The Hobby of Health

Fitness is not unlike other personal hobbies in life. To keep it up you have to enjoy both the process and the product. An artist or musician must enjoy the process to reap the satisfaction and accolades of the product. When a hobby or activity is approached without enjoyment, excitement, and enthusiasm you can be rest assured it won’t remain a hobby for very long.

Movement is about positivity. Doing what you can, when you can, for as long as you’d like. I enjoy reading, drawing, fishing, and archery because they are relaxing hobbies. This is pretty universally agreeable. I enjoy fitness for the same reasons. It is a relaxing, therapeutic, and beneficial part of my life.

Hiring somebody to keep you accountable and force you to exercise is a serious waste of money and time. No one can be the sole possessor of the success or failure of your health and fitness. You’ve got to own the responsibility. A good coach will motivate and inspire you. He will nudge you and challenge you when it’s needed, as well as back off and give you space when it’s needed. If you find no enjoyment in the prescription, you will find no attachment to the process. We may hang on to see it through, as so many people training for a vacation, wedding or pageant/show often do, but when the cameras turn their focus off of you so will your attention to the details of that which brought the success and subsequent attention and admiration from your peers.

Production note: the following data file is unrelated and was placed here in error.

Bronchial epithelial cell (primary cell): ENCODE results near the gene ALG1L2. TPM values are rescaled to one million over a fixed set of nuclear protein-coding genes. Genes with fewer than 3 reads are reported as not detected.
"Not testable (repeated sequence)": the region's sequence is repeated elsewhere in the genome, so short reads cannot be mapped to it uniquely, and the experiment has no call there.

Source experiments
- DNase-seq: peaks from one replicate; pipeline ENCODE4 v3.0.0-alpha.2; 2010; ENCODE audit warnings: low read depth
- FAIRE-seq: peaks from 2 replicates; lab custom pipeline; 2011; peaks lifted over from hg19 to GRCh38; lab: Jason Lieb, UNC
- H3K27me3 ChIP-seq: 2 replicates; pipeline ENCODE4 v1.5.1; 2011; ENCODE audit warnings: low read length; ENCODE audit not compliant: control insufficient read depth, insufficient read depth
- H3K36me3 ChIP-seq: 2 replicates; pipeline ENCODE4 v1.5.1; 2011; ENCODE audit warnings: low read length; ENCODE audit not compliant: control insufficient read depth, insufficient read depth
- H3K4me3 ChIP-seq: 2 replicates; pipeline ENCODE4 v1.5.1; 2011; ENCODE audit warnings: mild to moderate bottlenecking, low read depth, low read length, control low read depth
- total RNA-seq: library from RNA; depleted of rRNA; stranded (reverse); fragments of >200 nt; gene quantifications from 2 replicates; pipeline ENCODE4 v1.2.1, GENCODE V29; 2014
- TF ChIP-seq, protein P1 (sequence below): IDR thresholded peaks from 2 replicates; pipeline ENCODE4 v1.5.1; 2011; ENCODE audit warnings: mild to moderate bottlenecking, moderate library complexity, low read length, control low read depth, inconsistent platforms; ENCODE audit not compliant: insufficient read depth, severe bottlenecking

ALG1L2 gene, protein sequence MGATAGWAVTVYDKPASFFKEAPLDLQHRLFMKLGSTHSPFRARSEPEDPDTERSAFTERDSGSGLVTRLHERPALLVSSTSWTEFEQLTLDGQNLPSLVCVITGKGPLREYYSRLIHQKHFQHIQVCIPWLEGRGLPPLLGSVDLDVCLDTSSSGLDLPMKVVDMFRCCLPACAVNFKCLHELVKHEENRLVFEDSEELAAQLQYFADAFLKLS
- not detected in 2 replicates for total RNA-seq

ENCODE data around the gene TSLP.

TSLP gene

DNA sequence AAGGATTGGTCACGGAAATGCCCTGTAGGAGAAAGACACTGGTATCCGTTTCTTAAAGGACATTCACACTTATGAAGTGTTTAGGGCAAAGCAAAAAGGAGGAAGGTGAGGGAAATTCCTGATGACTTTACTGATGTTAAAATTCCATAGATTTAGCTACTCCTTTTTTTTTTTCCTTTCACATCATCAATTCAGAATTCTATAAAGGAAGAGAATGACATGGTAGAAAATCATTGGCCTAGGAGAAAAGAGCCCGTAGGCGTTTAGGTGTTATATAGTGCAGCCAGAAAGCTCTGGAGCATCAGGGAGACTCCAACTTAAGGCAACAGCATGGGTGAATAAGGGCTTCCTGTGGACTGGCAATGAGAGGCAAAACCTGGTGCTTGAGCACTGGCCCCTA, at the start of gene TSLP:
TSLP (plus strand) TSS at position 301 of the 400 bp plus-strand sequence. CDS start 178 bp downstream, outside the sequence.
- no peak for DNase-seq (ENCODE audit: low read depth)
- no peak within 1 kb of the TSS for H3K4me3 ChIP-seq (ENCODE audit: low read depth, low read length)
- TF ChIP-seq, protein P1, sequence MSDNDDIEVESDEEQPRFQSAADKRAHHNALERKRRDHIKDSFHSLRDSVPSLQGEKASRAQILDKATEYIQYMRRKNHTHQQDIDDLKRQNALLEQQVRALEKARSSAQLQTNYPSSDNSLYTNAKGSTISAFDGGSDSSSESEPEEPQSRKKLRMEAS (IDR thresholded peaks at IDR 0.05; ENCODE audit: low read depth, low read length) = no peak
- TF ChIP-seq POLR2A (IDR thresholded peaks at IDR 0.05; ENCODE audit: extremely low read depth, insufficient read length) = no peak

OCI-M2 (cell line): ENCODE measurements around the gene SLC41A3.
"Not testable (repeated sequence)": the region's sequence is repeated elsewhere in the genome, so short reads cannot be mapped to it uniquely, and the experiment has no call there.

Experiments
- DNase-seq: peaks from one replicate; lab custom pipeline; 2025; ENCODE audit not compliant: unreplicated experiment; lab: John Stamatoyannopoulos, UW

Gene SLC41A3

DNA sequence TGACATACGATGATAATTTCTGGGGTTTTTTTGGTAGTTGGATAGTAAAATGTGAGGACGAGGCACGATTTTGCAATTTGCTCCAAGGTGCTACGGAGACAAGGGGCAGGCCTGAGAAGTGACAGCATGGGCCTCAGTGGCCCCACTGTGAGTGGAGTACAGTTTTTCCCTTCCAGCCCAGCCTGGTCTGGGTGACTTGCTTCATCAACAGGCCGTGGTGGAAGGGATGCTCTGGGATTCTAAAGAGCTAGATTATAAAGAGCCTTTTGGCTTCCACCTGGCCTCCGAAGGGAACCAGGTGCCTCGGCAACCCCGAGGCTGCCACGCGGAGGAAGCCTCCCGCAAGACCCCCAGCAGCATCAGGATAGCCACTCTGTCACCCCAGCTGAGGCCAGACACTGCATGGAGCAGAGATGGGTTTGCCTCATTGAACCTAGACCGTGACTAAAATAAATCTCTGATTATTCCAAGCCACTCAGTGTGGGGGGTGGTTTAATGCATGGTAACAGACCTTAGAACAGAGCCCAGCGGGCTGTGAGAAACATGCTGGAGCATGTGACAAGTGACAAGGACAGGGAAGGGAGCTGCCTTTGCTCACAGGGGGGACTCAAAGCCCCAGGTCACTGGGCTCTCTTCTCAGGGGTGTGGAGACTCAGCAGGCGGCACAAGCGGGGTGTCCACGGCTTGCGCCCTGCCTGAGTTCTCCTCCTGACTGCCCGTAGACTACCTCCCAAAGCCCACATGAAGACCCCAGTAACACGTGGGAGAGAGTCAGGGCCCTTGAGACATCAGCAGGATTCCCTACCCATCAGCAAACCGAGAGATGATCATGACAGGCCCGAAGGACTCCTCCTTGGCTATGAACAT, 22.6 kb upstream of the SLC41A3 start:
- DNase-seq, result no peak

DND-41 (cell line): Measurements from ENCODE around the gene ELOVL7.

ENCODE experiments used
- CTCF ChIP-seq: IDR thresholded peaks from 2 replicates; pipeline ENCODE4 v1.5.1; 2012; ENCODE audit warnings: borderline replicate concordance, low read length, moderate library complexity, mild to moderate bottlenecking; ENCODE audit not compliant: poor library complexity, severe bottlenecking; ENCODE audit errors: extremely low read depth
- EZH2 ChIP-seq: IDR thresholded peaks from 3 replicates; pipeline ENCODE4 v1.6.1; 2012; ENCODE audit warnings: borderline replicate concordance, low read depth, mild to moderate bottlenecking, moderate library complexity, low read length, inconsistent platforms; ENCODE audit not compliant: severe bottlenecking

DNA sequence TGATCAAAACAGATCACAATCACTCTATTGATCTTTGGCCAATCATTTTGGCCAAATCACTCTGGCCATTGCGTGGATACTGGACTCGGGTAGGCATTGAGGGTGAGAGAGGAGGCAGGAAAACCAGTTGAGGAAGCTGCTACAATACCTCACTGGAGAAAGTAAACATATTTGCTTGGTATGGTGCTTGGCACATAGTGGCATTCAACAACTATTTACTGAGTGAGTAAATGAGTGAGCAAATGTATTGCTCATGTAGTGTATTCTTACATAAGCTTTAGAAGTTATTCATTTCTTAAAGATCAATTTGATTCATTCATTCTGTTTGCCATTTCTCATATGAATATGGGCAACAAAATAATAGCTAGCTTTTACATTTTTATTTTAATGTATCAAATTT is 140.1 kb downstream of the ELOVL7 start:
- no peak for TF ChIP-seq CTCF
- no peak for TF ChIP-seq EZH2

Today’s fitness or workout is portrayed and defined by numbers, calendars, reps, sets, and intensity… how to do more, in less time, with less equipment, and for less money. This is a product, and sad reality of a society that sees only what they don’t have, and clings tightly to their excuses, which have gotten them to the unhappy and unfulfilled place they are currently in.

Remember, the marketing plays on the mindset of the consumer. The message takes the path of least resistance, reaching “you” through your perceived limitations on your life.

My takeaway:

  • Keep it simple.
  • Never stop learning.
  • Always have a direction.
  • Find true enjoyment in everything you choose to do in your life.
  • Seek coaching to help enhance the experience and promote positive growth and change.